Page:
A Foliaged Farewell

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Along College Way at WWU
woodsonfire
woods on fire in the back of our field
cottonwood3
our cottonwood deep in our field

“How innocent were these Trees, that in
Mist-green May, blown by a prospering breeze,
Stood garlanded and gay;
Who now in sundown glow
Of serious color clad confront me with their show
As though resigned and sad,
Trees, who unwhispering stand umber, bronze, gold;
Pavilioning the land for one grown tired and old;
Elm, chestnut, aspen and pine, I am merged in you,
Who tell once more in tones of time,
Your foliaged farewell.”
–   Siegfried Sassoon, October Trees

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Aspen (?) tree at WWU
blackwalnut
black walnut in our front yard
poplartorches
poplar row on our farm

Journey Work of the Stars

wwugrasses

I believe a leaf of grass is no less than the journey-work of the stars.
~Walt Whitman

All photos were taken this week while walking past Western Washington University garden plots on my way to and from meetings on campus.   My routine tasks, my everyday journeyman duties, are rendered extraordinary in the light of petals, pollen, webs, pigment, fruit, seed pods and always, always the nurture of soil and rain.   I chanced upon a gardener yesterday and told him the difference his work makes in my day.  The rich visual and tactile variety in the gardens is like star-lit nebulae and galaxies scattered about in planter pots and plots.

He looked up, startled, so used to not being noticed,  and simply said, “it’s been a good year for the plants.”

Indeed it is.  A good year for us all.

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empressfruit

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pinkhydrangea

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Arms Grown Strong

from "Feats of Strength" by Tom Otterness at Western Washington University
photos taken of  “Feats of Strength” by Tom Otterness at Western Washington University Outdoor Sculptures

In those days, we finally chose to walk like giants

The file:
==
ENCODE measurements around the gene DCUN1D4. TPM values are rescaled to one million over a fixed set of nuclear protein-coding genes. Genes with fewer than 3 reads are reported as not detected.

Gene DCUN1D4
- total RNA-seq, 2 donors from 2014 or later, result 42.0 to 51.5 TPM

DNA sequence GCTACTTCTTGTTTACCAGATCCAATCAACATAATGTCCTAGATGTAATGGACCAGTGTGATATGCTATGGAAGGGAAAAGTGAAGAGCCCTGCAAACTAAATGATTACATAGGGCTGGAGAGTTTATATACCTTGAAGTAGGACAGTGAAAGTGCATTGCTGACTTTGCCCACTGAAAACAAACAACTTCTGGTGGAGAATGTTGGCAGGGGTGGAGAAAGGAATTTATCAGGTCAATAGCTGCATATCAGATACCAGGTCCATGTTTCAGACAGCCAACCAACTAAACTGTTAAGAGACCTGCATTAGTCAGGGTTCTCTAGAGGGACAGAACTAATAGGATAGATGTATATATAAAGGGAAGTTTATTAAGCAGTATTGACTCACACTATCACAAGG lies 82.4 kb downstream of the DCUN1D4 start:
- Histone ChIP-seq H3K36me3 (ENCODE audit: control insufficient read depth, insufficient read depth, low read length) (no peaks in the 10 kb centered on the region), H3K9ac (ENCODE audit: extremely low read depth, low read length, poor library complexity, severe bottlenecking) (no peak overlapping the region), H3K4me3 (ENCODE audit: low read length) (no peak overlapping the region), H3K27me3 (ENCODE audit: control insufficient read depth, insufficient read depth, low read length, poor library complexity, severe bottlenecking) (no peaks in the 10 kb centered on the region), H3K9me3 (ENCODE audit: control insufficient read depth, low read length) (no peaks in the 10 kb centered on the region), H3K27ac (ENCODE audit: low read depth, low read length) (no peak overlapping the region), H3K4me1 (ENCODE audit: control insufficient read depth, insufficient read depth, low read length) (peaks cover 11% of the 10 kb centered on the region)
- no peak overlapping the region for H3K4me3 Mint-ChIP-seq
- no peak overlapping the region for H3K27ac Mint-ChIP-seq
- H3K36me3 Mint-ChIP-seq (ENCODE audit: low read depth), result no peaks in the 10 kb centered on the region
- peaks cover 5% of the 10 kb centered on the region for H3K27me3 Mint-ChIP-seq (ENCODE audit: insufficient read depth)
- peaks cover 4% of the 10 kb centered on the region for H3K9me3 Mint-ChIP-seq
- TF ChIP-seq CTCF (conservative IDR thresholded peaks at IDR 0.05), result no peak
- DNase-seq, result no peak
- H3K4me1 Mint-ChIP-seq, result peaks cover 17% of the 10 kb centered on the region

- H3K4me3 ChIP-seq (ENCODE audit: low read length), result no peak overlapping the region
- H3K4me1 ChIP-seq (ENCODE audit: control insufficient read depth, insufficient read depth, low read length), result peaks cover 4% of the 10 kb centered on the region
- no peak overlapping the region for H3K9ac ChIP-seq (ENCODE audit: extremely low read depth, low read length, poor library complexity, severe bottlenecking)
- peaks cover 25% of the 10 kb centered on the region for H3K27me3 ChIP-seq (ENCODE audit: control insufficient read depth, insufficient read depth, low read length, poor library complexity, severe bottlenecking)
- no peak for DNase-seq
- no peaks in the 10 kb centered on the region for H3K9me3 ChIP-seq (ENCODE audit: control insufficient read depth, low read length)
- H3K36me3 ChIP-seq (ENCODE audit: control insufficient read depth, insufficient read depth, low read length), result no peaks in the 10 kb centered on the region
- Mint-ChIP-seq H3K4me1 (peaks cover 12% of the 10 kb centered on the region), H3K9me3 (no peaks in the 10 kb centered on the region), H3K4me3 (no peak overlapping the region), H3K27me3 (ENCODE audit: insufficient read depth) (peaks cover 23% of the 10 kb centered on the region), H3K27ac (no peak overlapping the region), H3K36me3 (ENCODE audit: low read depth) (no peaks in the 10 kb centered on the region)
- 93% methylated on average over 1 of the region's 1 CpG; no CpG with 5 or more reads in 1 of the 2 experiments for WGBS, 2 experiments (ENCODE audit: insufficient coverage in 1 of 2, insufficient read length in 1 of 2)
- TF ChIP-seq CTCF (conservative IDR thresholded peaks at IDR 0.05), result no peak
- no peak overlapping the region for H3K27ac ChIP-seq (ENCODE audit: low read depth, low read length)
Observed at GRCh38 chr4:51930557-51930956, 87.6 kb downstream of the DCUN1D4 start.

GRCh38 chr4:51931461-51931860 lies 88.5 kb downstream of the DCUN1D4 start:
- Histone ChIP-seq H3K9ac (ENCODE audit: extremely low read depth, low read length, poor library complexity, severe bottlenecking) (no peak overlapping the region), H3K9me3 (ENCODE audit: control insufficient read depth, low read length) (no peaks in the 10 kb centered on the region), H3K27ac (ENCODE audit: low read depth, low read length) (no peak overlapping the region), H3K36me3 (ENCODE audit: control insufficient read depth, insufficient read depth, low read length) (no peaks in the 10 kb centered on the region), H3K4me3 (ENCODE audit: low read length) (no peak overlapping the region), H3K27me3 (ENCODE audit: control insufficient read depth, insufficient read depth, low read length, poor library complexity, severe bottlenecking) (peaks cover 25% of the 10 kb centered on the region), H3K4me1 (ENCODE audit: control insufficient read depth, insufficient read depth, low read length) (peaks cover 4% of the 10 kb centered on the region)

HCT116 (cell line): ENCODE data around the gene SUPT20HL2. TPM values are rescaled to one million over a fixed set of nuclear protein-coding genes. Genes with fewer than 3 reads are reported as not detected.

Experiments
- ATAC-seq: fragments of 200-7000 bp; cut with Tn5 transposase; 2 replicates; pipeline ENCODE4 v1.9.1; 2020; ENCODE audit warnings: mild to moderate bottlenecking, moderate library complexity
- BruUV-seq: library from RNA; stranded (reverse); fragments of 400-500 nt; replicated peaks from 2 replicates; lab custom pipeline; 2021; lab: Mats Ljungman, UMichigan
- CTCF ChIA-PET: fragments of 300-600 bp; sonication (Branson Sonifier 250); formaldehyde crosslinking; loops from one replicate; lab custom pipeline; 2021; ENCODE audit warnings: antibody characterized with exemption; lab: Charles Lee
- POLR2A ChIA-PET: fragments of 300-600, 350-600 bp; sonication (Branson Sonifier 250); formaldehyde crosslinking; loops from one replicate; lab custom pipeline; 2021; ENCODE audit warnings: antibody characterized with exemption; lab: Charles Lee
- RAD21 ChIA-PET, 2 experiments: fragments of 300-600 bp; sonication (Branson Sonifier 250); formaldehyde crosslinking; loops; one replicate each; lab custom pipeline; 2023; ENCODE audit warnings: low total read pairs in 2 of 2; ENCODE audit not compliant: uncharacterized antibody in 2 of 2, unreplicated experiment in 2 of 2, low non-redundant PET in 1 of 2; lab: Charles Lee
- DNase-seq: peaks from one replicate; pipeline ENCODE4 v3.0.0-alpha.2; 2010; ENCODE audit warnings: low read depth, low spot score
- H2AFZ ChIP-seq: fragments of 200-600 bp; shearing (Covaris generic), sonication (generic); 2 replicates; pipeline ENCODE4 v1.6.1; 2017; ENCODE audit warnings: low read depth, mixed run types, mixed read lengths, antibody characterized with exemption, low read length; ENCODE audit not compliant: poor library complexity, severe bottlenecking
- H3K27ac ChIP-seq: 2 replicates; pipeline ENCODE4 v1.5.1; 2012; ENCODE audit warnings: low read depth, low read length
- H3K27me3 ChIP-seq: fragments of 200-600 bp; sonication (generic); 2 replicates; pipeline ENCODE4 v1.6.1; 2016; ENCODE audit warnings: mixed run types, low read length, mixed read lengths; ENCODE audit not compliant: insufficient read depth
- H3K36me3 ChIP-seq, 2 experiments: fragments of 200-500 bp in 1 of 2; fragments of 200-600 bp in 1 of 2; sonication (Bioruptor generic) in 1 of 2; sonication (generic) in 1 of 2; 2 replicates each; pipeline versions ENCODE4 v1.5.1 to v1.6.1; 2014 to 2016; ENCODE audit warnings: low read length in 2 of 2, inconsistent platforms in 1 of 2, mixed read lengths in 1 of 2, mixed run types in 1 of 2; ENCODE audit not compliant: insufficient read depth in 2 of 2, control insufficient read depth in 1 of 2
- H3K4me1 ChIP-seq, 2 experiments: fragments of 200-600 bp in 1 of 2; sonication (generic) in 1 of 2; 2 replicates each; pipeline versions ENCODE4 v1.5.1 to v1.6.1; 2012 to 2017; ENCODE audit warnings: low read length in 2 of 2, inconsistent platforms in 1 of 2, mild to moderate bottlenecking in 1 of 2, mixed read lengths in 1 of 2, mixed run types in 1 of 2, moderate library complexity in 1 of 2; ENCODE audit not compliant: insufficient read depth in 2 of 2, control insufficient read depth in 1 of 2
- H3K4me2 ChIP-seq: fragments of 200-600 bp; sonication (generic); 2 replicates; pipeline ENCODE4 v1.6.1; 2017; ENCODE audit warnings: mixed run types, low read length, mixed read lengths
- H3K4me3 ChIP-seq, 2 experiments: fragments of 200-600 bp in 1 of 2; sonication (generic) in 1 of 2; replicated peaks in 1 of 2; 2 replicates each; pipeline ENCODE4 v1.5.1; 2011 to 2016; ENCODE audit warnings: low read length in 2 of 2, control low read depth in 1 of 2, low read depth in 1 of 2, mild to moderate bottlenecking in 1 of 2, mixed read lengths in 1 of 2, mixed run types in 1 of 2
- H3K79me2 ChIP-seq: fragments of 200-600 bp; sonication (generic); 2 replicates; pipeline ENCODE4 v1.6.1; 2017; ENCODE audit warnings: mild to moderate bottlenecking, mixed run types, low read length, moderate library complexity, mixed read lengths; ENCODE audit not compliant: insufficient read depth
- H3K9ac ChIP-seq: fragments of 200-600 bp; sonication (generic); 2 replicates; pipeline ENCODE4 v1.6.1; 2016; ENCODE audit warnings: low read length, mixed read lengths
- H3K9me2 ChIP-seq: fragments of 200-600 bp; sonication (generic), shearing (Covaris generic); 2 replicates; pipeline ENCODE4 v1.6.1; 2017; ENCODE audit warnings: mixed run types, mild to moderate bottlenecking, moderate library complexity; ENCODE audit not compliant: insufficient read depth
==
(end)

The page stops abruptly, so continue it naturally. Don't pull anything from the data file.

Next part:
and hold the world
in arms grown strong with love.

And there may be many things we forget
in the days to come,

but this will not be one of them.
~Brian Andreas

 

fos4

No discipline seems pleasant at the time, but painful. Later on, however, it produces a harvest of righteousness and peace for those who have been trained by it.

Therefore, strengthen your feeble arms and weak knees.
Hebrews 12:11-12

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She sets about her work vigorously;
her arms are strong for her tasks.
~Proverbs 31:17

help

I know what it is to be in need, and I know what it is to have plenty. I have learned the secret of being content in any and every situation, whether well fed or hungry, whether living in plenty or in want. I can do all this through him who gives me strength.
~Philippians 4: 12-13

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Some of us think holding on makes us strong;
but sometimes it is letting go.
~Hermann Hesse

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Where Minds and Gardens Grow

hollyhock
hollyhock

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As I go between meetings on the Western Washington University Campus in Bellingham, Washington, I can’t help but admire the work of the stewards of the gardens and landscape, as well as some of the four legged visitors.  These are iPhone photos, taken on the run.

cornbee
cornflower and pollinator
officially a weed but lovely nonetheless
officially a weed but lovely nonetheless
hollyhock
hollyhock

wwuberry

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rainyrose
rose garden outside Old Main after a shower
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rose garden
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geranium outside the Academic Instructional Center
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hedge of ornamental grasses near the Rec Center
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Hollyhock seed pods
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blackberries sneak in here and there
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ornamental hedge berries
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geranium
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nigella seed pods
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Queen Anne’s Lace with its “bruised” center

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wwuscallop

zinniapatch
zinnia patch

WWUpinkcover

cascadeWWU